Agency life is fast-faced and often you’re dragged into a new project in a few days, but we strive to find time and do a retrospective. Those involved will be better prepared for future challenges, and lessons learnt are communicated to our peers via skill swaps sessions.

Agile’s retrospectives, combined with a Post-up game, are an effective way to capture what happened. But you don’t want that knowledge to stay on a few people’s heads (or worse, getting dust in a file). That’s why we hold regular skill swaps, 1-hour sessions to share a knowledge we have. Sometimes we talk about photography, meditation or cooking. And sometimes we discuss what we learnt in a project. It all makes us better designers.

Have you tried any of these activities? Maybe you use others that make your design process more effective? Find me on Twitter, I’d love to hear your thoughts.

How long it would take us to hate Material Design?

I have to say that, right now, I love Google’s material design. It’s fresh, easy on the eyes, affordable enough, and has as little visual design as possible. The right middle point between the silly flat design, and the pompous skeuomorphism.

But as any trend, it will soon fade and people will hate it, make jokes about it. At least we designers will do it, we’re a bit nerdy sometimes.

In the meantime, if you’re building a website and want to quickly make it look nice and modern, here’re a couple of frameworks to materialise your design:


UX is a way to measure a product’s quality

You’ve probably heard/asked the question many times: What is User Experience? Ask it to a 100 people, and you’ll get 100 different answers.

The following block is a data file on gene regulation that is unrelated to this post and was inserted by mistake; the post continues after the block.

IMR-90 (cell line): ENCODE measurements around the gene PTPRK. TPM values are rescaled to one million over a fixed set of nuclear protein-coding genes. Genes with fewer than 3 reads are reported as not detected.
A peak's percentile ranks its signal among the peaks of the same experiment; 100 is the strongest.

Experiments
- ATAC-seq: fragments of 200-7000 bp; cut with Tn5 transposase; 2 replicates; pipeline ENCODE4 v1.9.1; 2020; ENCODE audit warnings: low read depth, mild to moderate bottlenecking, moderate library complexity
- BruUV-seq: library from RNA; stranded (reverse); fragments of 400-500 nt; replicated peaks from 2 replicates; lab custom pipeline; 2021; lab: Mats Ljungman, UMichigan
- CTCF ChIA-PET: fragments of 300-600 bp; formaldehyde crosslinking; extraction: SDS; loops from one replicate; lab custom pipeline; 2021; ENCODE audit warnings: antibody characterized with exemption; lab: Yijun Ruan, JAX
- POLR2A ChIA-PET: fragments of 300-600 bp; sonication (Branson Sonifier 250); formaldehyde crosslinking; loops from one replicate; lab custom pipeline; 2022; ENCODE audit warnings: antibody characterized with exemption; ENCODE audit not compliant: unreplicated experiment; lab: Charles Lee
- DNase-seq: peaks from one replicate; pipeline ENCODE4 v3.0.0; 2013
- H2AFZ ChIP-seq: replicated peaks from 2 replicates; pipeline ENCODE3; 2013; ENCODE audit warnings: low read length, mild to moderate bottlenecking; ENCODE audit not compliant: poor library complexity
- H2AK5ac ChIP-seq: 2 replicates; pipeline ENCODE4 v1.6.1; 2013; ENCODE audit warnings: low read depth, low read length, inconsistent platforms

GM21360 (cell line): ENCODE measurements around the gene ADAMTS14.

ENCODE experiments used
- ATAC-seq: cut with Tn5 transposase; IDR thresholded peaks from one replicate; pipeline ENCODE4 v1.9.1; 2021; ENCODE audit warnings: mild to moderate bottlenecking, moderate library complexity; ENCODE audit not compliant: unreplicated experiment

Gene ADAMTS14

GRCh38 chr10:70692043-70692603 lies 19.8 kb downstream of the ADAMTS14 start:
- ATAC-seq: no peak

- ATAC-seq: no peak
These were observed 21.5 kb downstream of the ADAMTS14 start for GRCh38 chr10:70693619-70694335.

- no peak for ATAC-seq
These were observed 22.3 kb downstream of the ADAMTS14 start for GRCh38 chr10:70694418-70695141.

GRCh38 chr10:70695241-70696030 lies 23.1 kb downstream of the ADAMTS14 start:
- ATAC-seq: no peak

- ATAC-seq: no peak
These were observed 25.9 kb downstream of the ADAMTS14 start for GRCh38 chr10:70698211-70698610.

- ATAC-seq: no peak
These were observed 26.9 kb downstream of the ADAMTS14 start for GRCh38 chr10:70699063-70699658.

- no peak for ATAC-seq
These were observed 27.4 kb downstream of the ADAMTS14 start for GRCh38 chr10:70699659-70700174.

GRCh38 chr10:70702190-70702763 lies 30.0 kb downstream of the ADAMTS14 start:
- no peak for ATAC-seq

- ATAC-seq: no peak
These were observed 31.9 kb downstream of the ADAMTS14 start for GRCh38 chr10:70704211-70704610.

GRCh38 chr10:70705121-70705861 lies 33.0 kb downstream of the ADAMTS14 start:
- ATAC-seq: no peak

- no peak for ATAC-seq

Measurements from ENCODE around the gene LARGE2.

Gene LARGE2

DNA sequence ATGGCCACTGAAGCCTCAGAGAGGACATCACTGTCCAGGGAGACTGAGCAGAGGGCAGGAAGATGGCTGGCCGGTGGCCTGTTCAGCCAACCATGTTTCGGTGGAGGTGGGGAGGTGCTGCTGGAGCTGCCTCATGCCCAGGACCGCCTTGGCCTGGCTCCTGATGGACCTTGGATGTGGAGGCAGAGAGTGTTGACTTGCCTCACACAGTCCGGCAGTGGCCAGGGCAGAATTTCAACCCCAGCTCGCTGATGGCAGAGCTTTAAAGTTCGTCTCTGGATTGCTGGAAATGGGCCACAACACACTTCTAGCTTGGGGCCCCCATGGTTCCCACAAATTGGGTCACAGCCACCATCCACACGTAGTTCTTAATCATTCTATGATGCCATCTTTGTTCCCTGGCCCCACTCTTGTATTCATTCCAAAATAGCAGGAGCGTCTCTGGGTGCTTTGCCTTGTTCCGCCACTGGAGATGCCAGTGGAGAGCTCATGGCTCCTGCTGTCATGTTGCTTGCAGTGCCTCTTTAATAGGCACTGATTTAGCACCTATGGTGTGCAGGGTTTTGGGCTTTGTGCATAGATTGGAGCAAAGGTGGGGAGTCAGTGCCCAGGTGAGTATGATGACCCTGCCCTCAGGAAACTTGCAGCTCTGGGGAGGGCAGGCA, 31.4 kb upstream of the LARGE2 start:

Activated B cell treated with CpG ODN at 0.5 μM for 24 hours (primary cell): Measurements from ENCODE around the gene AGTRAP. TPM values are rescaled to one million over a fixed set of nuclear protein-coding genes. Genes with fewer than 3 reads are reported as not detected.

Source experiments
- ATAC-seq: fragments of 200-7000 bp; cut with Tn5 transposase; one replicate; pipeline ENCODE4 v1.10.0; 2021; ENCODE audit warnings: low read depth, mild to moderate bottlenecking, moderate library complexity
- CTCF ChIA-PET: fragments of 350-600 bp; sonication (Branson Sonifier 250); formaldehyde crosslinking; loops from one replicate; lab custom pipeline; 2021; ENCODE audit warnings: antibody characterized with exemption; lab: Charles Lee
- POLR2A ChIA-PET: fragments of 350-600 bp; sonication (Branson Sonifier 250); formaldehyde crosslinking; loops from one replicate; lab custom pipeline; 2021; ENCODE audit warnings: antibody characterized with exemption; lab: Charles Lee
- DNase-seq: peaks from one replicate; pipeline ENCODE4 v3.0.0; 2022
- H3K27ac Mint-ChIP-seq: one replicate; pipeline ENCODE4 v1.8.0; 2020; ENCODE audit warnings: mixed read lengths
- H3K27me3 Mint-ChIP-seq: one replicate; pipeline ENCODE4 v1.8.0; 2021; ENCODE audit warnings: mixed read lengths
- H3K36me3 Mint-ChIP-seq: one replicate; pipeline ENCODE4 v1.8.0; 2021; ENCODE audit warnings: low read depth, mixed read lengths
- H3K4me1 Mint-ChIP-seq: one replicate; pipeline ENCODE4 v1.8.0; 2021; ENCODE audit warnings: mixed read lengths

If you look at the job roles in the industry, UX is related to the user research and design of digital products, in particular websites and mobile apps. So it’s understood as a discipline, like Graphic Design or Project Management.

User Experience (UX) involves a person’s behaviours, attitudes, and emotions about using a particular product, system or service. User Experience includes the practical, experiential, affective, meaningful and valuable aspects of human–computer interaction and product ownership. Additionally, it includes a person’s perceptions of system aspects such as utility, ease of use and efficiency.

(Quote from the Wikipedia)

I don’t think User Experience is a discipline, but a way to define the quality of a product.

I’ve said many times that UX happens whether you want it or not. It’s like quality, can be good or bad. You take care of many details and that increases a product’s quality.

When you design a product, you may create a great User Experience, that’s a quality that defines it. But you’re never doing UX. You’re designing to create a great UX.

You can study a product’s User Experience, though, so in that sense UX is more related to research than design. The understanding of an audience’s behaviour and needs, the study of a user journey, the different touch points your customers interact with your business, all that is the study of a particular User Experience. It’s the ammunition you use to create something better.